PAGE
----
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FORUMS Photo Sharing & Visual Enjoyment Weddings & Other Family Events
Thread started 31 Oct 2017 (Tuesday) 16:30
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Need help with getting multiple people in sharp focus

 
rakeshrajn
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Clifton, New Jersey
Oct 31, 2017 16:30 |  #1

Hi everyone,

I am beginning to shoot family pictures and have observed that I lack sharpness on one of two people when there are a group of people in the same plane.
Any suggestions on the metering mode/focus points type etc ?
I use a Canon 7D with a 50mm 1.8 or a 18-135 kit for most of these pictures. I mostly shoot in PROGRAM mode so the aperture is normally at the widest the lens can offer.

If you observe the images below. The faces for the folks in the center are pretty sharp but the people at the ends have a blurry face.
How do I correct these ?

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Canon EOS 5D, EOS 7D, EOS Digital Rebel XSi / EOS 450D / Kiss X2 | Canon EF 70-200mm f/4L IS USM, EF 50mm f/1.8 II, EF 35mm f/2, EF-S 18-135mm F3.5-5.6 IS USM, EF-S 10-22mm f/3.5-4.5 USM, EF-S 55-250mm f/4-5.6 IS |

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MalVeauX
"Looks rough and well used"
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Joined Feb 2013
Florida
Post has been edited 21 days ago by MalVeauX.
Oct 31, 2017 16:33 |  #2

Everything is sharp.

You're seeing motion blur (due to 1/60s shutter and you're moving) of ambient mixed with flash here, so you can see the ghosting effect of the two exposures.

Don't use A+/P, etc.

Very best,


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rakeshrajn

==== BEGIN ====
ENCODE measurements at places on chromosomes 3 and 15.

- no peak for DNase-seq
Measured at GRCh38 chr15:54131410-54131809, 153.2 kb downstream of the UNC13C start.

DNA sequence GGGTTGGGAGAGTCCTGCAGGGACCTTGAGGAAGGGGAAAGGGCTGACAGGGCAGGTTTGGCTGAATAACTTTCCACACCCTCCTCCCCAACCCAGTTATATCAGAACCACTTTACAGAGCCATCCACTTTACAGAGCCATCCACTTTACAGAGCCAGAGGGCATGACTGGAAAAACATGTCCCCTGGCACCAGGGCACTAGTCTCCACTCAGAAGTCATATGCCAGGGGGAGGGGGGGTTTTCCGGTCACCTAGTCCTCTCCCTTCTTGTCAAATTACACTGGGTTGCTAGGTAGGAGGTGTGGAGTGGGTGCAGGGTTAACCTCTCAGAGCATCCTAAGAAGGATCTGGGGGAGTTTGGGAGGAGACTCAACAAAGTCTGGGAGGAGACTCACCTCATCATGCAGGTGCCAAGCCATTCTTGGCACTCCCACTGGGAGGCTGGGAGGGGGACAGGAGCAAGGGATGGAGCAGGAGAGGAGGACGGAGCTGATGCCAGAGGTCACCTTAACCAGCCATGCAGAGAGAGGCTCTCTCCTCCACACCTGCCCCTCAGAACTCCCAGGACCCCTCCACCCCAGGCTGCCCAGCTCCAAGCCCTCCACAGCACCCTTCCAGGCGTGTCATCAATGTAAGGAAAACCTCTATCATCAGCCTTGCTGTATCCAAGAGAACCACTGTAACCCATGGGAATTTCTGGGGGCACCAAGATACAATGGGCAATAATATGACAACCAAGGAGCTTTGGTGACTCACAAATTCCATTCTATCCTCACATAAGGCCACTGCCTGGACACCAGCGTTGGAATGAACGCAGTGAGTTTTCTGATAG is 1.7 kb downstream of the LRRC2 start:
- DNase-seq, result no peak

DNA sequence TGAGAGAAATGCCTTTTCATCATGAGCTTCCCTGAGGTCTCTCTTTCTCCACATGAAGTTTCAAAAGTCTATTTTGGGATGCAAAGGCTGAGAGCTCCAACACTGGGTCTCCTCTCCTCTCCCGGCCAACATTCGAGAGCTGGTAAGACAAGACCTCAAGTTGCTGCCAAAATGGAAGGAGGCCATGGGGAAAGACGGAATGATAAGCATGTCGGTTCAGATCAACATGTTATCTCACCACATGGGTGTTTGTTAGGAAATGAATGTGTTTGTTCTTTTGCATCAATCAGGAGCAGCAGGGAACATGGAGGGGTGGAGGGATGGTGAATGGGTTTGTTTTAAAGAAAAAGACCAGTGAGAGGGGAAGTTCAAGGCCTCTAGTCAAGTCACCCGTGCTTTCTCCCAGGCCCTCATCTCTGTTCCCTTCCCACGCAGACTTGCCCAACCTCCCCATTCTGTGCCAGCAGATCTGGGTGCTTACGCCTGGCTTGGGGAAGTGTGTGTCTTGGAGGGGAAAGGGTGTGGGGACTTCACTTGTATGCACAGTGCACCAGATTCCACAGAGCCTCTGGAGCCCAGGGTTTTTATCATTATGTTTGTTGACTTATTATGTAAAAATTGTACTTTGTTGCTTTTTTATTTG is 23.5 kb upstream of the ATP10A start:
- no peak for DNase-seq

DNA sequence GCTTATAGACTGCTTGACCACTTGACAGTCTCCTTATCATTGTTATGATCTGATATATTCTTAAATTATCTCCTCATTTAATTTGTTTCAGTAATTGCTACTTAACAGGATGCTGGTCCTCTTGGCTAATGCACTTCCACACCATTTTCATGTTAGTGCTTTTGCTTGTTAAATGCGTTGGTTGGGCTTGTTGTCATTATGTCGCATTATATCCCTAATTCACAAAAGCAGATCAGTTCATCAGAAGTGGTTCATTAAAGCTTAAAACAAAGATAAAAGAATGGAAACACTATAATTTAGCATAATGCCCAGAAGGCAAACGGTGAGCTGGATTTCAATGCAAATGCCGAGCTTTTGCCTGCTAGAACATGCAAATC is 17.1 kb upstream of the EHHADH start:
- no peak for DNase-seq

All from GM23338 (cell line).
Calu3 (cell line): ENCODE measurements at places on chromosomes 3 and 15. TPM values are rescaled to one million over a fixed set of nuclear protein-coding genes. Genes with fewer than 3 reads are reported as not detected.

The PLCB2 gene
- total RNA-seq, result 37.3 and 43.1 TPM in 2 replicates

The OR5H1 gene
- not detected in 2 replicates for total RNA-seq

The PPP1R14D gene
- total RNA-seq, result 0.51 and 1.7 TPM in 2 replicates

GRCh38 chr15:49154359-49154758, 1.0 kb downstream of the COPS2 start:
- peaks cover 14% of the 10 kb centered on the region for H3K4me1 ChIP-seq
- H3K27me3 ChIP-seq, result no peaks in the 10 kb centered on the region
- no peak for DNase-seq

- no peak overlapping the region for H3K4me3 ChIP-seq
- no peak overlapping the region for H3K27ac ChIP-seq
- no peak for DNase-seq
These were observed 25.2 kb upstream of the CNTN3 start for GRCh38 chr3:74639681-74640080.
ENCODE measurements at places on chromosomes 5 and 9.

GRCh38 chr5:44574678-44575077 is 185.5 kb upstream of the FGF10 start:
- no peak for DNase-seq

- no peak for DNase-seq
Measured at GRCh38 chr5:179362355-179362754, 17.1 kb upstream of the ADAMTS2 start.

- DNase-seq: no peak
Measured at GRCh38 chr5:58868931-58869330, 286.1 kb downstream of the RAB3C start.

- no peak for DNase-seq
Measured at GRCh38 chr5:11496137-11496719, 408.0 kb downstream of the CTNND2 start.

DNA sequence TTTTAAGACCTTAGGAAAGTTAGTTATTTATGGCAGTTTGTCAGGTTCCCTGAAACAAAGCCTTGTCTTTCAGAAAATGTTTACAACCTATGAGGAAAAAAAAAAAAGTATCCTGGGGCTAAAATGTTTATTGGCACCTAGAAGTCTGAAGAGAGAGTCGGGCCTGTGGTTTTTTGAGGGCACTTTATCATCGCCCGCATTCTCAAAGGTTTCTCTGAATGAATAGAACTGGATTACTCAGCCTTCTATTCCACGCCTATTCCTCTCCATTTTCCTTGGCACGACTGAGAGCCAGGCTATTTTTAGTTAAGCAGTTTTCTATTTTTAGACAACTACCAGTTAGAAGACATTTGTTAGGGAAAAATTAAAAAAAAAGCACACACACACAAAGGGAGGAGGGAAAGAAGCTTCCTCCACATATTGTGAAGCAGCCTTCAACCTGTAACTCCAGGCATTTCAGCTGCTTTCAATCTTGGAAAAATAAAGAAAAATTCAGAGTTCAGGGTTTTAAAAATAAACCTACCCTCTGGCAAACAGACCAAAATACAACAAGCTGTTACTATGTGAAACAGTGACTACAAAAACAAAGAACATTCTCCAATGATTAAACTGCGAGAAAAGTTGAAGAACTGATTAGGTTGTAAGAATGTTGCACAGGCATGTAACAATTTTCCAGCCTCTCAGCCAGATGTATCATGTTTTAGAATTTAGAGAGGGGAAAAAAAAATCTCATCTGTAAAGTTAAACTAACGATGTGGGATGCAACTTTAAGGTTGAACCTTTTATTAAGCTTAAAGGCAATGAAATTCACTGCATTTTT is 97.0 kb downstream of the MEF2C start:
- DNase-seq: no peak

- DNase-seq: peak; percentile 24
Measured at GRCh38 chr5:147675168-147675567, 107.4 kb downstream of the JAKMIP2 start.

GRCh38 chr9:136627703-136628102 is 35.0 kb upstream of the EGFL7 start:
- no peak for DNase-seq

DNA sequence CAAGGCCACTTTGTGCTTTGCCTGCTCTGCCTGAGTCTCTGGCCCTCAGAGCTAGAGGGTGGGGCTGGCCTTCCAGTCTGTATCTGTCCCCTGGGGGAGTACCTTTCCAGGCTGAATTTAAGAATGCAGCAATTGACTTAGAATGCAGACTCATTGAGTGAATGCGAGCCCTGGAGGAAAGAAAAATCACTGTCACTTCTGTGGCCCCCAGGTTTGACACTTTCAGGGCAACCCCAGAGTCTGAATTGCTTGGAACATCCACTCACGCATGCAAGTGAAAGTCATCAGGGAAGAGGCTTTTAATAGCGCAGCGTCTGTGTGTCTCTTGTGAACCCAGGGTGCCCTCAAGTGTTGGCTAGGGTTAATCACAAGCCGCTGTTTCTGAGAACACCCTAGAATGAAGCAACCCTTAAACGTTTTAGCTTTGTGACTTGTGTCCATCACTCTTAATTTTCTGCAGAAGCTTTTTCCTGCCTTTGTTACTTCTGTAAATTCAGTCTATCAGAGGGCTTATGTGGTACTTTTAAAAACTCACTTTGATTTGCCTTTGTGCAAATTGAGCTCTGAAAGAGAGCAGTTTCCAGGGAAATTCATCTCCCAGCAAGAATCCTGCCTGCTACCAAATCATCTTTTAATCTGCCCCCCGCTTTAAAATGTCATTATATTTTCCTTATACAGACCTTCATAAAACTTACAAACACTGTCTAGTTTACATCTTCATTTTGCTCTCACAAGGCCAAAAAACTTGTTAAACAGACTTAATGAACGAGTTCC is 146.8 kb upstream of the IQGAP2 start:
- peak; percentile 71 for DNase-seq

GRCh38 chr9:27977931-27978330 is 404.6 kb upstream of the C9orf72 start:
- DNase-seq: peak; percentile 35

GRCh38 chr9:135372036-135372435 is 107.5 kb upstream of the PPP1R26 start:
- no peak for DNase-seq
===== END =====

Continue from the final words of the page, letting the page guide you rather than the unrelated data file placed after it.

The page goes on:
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Oct 31, 2017 16:45 as a reply to MalVeauX's post |  #3

Thank you for the info. How do I fix the motion blur ? Should i shoot below/above 1/60 ?


Canon EOS 5D, EOS 7D, EOS Digital Rebel XSi / EOS 450D / Kiss X2 | Canon EF 70-200mm f/4L IS USM, EF 50mm f/1.8 II, EF 35mm f/2, EF-S 18-135mm F3.5-5.6 IS USM, EF-S 10-22mm f/3.5-4.5 USM, EF-S 55-250mm f/4-5.6 IS |

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MalVeauX
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Florida
Post has been edited 21 days ago by MalVeauX.
Oct 31, 2017 16:59 |  #4

It's relative.

Camera settings for ambient exposure (and it's ok to drag the shutter if ambient is a little lower than flash exposure value).
Flash exposure for flash itself.
It's two exposures in one. Flash for fill on your subjects or key. Camera for ambient.
Dropping ambient by a stop would have been nicer, 1/120s or even 1/200s. Then let flash fill light on your subjects.
There's no special setting, what you really need to do is use your camera's meter, learn to read it, to know what values to use for your goal.

Very best,


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jcolman
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Joined Mar 2008
North Carolina
Post has been edited 21 days ago by jcolman.
Oct 31, 2017 17:46 |  #5

Use a shutter speed of around 1/100 and an aperture of f/4 or higher. A higher f/stop (aperature) will give you greater depth of field. You will also have to increase your ISO to compensate.


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George ­ Zip
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Oct 31, 2017 20:01 |  #6

Try this my friend.

Go 5.6 to be safe, and go for a shutter speed of 200 (or higher depending on how bright it is) also to be safe. Try this outside in the shade and see how you like it.

For indoor stuff, I go 5.6, Shutter 60-100, ISO800 and bounce the flash. This will let in a little ambient light and it won't look as much like a flash shot.

Good luck




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scorpio_e
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Pa
Nov 01, 2017 05:53 |  #7

If you are shooting at 50mm, you can certainly use 1/60 BUT you have to hold the camera steady. Your subjects can not move either. Shooting at 1/125 gives you more room for error. F4 should be fine for a single row of people.


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Left ­ Handed ­ Brisket
That's my line!
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Joined Jun 2011
The Uwharrie Mts, NC
Post has been edited 21 days ago by Left Handed Brisket.
Nov 01, 2017 07:02 |  #8

I'm usually at F/4 - 4.5 for this type stuff.

Go here and start plugging in different variables to see different results ... all values have an effect ... nothing is unimportant

http://www.dofmaster.c​om/dofjs.html (external link)

But I agree, probably 1/60 second is too slow for subjects that are not holding perfectly still.